It Doesn't Work That Way

Arthur's Journal on God & Politics
What Does It Mean to be Christian in America?
A God of War
Apocalypse & End Times
Biblical Literalism
Christ Path
Conformity & Orthodoxy
Fear, Shame & Guilt
God & Politics
Goodness, Morality & Sin
Heresy & Heretics
History, Mystery & Doubt
Kindergarten Religion
Mental Spiritual Constructs
Mystical Christianity
Mythical Proportions
Passion of The Christ ...
Someone Else's Magic

It doesn't work that way. There is no damnation awaiting and no punishment for not getting all the jots and tittles in place.
If the posts are too long for you, take a break half way through. Go out and consider the lillies of the field.

It was never necessary to believe in the death, burial and physical resurrection of Jesus Christ in the sense of some sort of punishment or damnation if one did not. It has never been in terms of "you have to believe or go to hell" - but always in terms of "knock and it shall be opened unto you."

For me, the resurrection is the marvelous evidence of the immortality of the soul. For me Jesus proved our immortality in a way that truly relates to joy in understanding that being alive and taking joy in living is more important than a mortal state of fear and trembling for one's own existence.

Certainly the belief you describe is helpful - extremely helpful. I subscribe to it. But I don't subscribe to it because someone thinks that the Bible says I have to or that some group of believers, large or small, will not validate me and consider me Christian unless I say conform to some traditional mindless formula.

I'm not sure I understand how you use the term "necessary." Necessary in the sense of something wise and useful to understand? Or necessary in the sense of "mandatory" and "you cannot pass if you don't believe properly?"
"We won't consider you "Christian" if you don't do the "necessary?"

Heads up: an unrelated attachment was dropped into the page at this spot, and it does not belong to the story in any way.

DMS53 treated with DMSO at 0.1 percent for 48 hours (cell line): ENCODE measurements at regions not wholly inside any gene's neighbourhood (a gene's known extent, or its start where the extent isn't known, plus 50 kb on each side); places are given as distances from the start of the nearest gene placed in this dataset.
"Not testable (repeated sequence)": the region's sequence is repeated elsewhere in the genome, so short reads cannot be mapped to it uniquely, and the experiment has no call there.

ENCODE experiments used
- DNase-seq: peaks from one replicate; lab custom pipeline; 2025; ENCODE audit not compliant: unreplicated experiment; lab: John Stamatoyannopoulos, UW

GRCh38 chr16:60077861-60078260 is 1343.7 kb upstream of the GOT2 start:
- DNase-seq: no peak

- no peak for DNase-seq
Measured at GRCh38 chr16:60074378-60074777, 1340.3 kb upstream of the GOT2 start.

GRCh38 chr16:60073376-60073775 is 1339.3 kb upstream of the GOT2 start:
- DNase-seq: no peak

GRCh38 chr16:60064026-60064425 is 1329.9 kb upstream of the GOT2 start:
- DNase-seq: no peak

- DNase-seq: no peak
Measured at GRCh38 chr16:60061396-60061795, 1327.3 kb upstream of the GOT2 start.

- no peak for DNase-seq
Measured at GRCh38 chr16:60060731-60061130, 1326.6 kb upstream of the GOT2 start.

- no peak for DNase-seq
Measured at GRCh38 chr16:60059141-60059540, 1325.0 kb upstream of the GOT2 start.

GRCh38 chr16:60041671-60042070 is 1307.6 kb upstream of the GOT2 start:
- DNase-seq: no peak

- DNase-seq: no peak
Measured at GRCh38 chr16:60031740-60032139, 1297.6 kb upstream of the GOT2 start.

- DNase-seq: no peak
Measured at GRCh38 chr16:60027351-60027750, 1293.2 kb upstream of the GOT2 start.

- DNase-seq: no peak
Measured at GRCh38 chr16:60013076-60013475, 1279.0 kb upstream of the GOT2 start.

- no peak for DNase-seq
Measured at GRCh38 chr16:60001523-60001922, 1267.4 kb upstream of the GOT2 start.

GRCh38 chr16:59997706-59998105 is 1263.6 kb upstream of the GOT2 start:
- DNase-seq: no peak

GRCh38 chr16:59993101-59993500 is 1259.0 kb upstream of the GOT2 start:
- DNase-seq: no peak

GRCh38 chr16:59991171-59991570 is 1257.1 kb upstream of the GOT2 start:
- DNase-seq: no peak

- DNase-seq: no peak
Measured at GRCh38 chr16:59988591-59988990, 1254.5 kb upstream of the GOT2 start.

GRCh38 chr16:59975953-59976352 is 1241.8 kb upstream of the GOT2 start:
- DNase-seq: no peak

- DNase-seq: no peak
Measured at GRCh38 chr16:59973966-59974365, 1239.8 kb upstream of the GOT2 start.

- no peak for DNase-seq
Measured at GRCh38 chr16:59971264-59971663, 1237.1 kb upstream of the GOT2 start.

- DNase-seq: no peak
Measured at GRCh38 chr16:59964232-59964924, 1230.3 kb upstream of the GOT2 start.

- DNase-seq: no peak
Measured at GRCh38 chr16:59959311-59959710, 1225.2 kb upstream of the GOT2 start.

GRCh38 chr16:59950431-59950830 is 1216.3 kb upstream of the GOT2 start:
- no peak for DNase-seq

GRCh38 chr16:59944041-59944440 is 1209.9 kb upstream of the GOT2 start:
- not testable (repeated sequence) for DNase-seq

In fact, Christianity is better served by those who completely deny the above story of Christ and resolve to equate the story of Jesus with all other such handed down mythology.

Christianity is better served by those who do not equate a rigid and "necessary" (as in mandatory) way to believe and understand the death, burial and resurrection of Jesus Christ.

The point of the resurrection is the realization that we all die yet we all continue;

that we all die in our imperfect and flawed lives but not subject to a mindless qualification before being "allowed" to continue existing;

that we do not die as sinful and lost conscripted warriors in God's ongoing battle against evil and that such a battle does not exist in the way it has been taught;

that the whole construct of God's reality is not the deteriorated Jewish version that existed in Jesus' lifetime in which obedience or punishment are the only choices;

nor is it the perversion added by the early cleric dominators of the Bible who taught that it was necessary in some vague mandatory way to align your belief and understanding with some "established" (by who?) order of belief or suffer excommunication or torture as a heretic.

I propose that Jesus sought to free us from the bondage of the mind that governs outward behavior and that death is not a punishment or even any kind of a final moment.

What dearer understanding than to know that God became mortal to show us exactly how things are and how life in communion with God is constant and continues beyond death - and that in revealing such things, God was not then nor is God now bound to follow any mortal's self-evolved understanding of the same. Not mine nor yours nor any church's.

It doesn't work that way.

You do not approach God with permission nor thru Holy Curtains guarded by Biblical Sentries. You don't even go "somewhere" to find God, because God has, as stated earlier, poured himself into humanity and lives in each of us.

The secret that seems to terrify the shallow legalistic interpreters of Christian dogma is what Jesus really gave us: "I am God ... and so are you. If you have seen me you have seen God.
God is in his kingdom and that kingdom is within.

Our Christianity has seemed to want to make it more difficult and complex than that and create an idolatry around concepts of piety and righteousness.

Righteousness as an expression of morality will never work. Morality will never absorb ethics. Rather, we will come to a more natural and universally helpful way of living when our ethics have absorbed our morality.

The tragedy of this conflict around religion is that none of us need each other's permission to know and understand God in our own way.

There is no damnation awaiting and no punishment for not getting all the jots and tittles in place.

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